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Let me end with a couple of connections to Ralph and Mike that you should check out.  Their artistry has a profound effect.

http://www.facebook.com/RalphBakshi    http://www.facebook.com/pages/Mike-Ploog/103982309772668

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Krazy Kat

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I told you before about a cartoonist from ancient ‘Toon Times named Fontaine Fox.  He was a master, and I acknowledge him as one of my greatest inspirations.  But he was not the original master mentor for my teenage ‘Toon Training.  That honor goes to the inestimable George Herriman.  He was the Krazy Kartoonist who died more than a decade before I was born, yet, through his Kreation, Krazy Kat, did more to warp my artistic bent into Krazy Kartooniana Mania than anybody else.  I discovered him first.  I found him through Komic books and the Kard Katalog at the local library.  I own a copy of the book I pictured first in this post.  It is the first Kartoon book I ever bought.  I couldn’t post a picture of my actual book here because I have read it so often in the past forty years that the Kover has Kome off.  It is now more of folder of loose pages than a book.

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Krazy Kat is a newspaper Komic strip that ran all around the world from 1913 to 1944.  Comics Journal would rate Krazy Kat as the greatest work of Komic art of the 20th Century.  Art critics hailed it as serious art, and it fits snugly into the surrealist movement of Salvador Dali and others.  It has been cited as a major influence on the work of other artists such as Will Eisner, Charles M. Schulz, Robert Crumb, Art Spiegelman, Bill Watterson, and Chris Ware.

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The centerpiece of the strip is a love triangle.  Krazy Kat the Kharacter is a feline who may be female or may be male but is definitely deeply in love with Ignatz Mouse.  The Krazed rodent hopped up on seriously stinky fromage (cheese to us non-French speakers), is Konstantly throwing bricks at Krazy’s head… obviously out of serious disdain, however, Krazy sees it as a confession of love.  Offisa Pup, the police watchdog, wants to jail the malevolent mouse for battery and protect the precious Kat, whom he obviously loves with an unrequited love.  Explanations are superfluous in the weird world of Krazy Kat.  How can I explain the charm, the humor, the good-natured violence of a strip such as this?  There are echoes of it in Tom and Jerry animated cartoons, but nothing like it really exists anywhere else.  Krazy has her own unique language, a language that you naturally learn to interpret as you read the strip.  Ignatz exhibits psychotic frustrations that he takes out on the world around him in our name, that we might experience hubris at his expense.  And what’s with that mysterious sack of “Tiger Tea” that Krazy carries about and keeps a Klosely guarded “sekrit”?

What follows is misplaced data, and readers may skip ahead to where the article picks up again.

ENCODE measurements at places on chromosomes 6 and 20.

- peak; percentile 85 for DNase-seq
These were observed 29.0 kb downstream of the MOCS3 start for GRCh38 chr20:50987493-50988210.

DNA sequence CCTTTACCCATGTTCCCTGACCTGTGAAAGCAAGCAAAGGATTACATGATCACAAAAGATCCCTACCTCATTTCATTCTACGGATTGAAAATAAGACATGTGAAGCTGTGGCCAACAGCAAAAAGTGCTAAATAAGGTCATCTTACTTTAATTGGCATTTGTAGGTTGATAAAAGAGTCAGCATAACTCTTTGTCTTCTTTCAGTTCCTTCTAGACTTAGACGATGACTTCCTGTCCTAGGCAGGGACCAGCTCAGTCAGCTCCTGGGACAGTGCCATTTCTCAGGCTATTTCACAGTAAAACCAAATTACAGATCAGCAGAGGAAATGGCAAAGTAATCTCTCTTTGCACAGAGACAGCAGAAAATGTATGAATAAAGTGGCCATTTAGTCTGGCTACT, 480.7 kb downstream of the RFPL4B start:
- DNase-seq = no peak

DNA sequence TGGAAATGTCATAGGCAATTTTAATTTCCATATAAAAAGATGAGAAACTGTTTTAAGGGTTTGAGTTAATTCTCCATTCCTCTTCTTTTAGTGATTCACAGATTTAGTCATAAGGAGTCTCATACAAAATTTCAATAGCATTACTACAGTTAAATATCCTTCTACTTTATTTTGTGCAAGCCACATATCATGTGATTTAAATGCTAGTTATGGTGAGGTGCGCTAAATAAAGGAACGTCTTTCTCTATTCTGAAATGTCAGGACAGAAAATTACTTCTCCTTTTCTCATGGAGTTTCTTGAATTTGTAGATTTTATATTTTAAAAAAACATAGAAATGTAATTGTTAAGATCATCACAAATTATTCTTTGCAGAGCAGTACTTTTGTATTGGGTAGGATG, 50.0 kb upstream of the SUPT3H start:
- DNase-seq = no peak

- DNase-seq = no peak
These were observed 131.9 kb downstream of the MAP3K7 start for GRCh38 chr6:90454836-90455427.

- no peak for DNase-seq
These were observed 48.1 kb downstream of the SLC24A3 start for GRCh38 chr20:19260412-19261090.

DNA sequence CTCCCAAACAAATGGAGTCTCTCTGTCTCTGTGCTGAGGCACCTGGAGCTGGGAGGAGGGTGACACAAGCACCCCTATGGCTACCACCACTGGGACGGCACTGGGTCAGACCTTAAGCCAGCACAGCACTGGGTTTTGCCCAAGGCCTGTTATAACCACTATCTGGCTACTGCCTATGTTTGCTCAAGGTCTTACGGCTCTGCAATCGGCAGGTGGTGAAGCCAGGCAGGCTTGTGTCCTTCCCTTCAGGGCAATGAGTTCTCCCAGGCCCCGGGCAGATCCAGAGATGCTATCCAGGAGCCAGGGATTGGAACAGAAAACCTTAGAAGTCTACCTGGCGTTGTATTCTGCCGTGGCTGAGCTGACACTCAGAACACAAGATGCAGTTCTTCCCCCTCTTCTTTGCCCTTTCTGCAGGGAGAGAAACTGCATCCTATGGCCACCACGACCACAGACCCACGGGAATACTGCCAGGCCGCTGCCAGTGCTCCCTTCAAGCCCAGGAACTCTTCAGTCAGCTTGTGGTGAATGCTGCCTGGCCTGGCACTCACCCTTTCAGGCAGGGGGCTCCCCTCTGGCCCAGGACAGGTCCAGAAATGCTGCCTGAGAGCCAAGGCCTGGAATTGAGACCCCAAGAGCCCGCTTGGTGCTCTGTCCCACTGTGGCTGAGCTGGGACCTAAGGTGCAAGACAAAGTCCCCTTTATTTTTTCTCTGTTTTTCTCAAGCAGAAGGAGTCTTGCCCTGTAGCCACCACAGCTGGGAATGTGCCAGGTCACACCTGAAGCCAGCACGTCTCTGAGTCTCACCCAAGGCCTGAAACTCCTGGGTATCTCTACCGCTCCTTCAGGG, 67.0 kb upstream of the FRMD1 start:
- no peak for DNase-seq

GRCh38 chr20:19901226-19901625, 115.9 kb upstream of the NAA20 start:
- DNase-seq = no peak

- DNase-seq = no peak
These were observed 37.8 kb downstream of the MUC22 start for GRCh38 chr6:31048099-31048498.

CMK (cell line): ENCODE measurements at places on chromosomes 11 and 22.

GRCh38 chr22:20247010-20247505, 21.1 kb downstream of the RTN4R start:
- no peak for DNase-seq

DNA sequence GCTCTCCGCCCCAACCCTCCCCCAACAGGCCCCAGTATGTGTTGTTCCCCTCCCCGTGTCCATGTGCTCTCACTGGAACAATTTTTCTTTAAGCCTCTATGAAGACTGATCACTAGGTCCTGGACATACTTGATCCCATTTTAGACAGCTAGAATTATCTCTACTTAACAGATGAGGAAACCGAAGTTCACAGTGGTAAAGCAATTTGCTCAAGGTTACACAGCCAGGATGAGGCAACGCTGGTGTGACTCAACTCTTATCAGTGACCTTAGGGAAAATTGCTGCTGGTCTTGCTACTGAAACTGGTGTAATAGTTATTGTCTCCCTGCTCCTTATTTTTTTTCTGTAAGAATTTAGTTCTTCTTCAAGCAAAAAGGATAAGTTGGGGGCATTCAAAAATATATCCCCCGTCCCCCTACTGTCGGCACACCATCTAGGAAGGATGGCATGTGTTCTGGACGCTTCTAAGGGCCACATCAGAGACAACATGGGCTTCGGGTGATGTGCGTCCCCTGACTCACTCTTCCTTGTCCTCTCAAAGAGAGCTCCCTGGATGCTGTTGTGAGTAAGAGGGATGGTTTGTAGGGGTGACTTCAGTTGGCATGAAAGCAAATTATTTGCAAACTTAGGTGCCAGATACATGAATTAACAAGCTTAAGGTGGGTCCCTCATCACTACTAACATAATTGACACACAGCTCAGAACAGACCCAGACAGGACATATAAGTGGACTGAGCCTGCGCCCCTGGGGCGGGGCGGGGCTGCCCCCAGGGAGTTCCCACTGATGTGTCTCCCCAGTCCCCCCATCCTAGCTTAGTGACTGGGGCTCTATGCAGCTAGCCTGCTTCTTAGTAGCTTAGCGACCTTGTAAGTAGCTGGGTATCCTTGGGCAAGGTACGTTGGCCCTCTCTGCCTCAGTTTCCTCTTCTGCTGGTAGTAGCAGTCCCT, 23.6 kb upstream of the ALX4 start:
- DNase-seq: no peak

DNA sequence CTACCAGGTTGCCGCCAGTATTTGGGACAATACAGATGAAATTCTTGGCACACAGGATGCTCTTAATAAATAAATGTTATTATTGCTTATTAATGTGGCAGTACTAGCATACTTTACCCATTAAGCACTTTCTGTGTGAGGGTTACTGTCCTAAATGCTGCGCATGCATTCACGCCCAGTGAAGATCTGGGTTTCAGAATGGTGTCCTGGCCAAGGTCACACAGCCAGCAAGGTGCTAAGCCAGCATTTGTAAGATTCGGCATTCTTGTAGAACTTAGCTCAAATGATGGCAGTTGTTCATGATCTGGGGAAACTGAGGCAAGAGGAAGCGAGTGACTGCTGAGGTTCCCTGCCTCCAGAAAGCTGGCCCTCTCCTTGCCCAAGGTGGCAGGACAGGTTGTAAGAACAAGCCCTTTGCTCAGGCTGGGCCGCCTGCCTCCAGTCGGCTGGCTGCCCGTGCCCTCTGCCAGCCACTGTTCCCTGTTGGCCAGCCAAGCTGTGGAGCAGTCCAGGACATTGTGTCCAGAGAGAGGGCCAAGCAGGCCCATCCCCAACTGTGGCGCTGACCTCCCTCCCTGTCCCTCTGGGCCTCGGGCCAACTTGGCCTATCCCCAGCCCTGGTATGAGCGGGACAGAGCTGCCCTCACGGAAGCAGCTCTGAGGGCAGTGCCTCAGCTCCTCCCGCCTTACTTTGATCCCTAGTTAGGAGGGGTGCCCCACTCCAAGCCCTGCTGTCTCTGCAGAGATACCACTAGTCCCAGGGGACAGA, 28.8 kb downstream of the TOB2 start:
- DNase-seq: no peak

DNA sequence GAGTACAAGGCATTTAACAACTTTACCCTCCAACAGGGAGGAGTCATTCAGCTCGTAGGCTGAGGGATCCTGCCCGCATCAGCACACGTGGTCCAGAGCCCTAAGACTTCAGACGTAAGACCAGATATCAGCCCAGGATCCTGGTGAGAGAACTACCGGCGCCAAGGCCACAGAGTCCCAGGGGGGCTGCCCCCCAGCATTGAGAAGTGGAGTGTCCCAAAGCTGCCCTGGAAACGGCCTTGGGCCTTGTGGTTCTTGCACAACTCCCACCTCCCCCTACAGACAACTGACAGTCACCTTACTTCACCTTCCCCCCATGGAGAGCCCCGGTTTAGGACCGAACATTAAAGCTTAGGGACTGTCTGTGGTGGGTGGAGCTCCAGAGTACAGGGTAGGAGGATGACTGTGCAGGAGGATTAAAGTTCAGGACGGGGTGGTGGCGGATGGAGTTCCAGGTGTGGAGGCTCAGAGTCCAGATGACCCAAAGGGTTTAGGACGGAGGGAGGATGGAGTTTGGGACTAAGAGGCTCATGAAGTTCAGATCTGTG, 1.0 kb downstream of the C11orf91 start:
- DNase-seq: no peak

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I honestly hope you will give Krazy Kat a thorough “look-see”.  Because if you like Kartoons at all… and it doesn’t have to be the Krazy Kooky love of a seriously overdosed addict like me… you will fall desperately in love with this one.   It is a world of its own, a superbly superfluous abstract anachronism.  It is a surrealist’s dream of fun with puns and tons of buns… or something like that.  Simply put… read it and don’t like it… I dare you!

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Loish

I want to talk about a living artist for a change.  I know that the artists I have talked about on this goofy blog-that-doesn’t-seem-to-know-what-it-is-really-for, Norman Rockwell, William Bouguereau, Paul Detlafsen, Thomas Kinkade, Fontaine Fox, and Maxfield Parrish, are all quite dead.  But conversely that is a good thing because it means their art has stood the test of time.  But today I want to plug a working artist I find absolutely fascinating.  This is the first artist I ever seized upon as an example of a true master whose chosen medium is primarily digital art.

This is Loish.  You can find her at http://loish.net/ or http://http://loish.deviantart.com/.  Her name is Lois Van Baarle and she is a Dutch citizen by birth.  She has worked as both an animator and a commercial artist/illustrator.  She has lived all over the world in countries like France, Belgium, Germany, and the United States, but currently resides back in her home country, the Netherlands.c18296b715d6f4bb5326967c0aee012c-d7a6fao   What I find so absolutely engaging about her work is the way she can portray ordinary folk, particularly young people and female people, in luminous digital colors (almost as if she is painting with light… and in fact that is actually what she IS doing), and in such a big-eyed, cartooney way (the way you would expect someone who does animation to do it.)  Take a look at all these wondrous creations that I have borrowed from her websites or her Facebook page.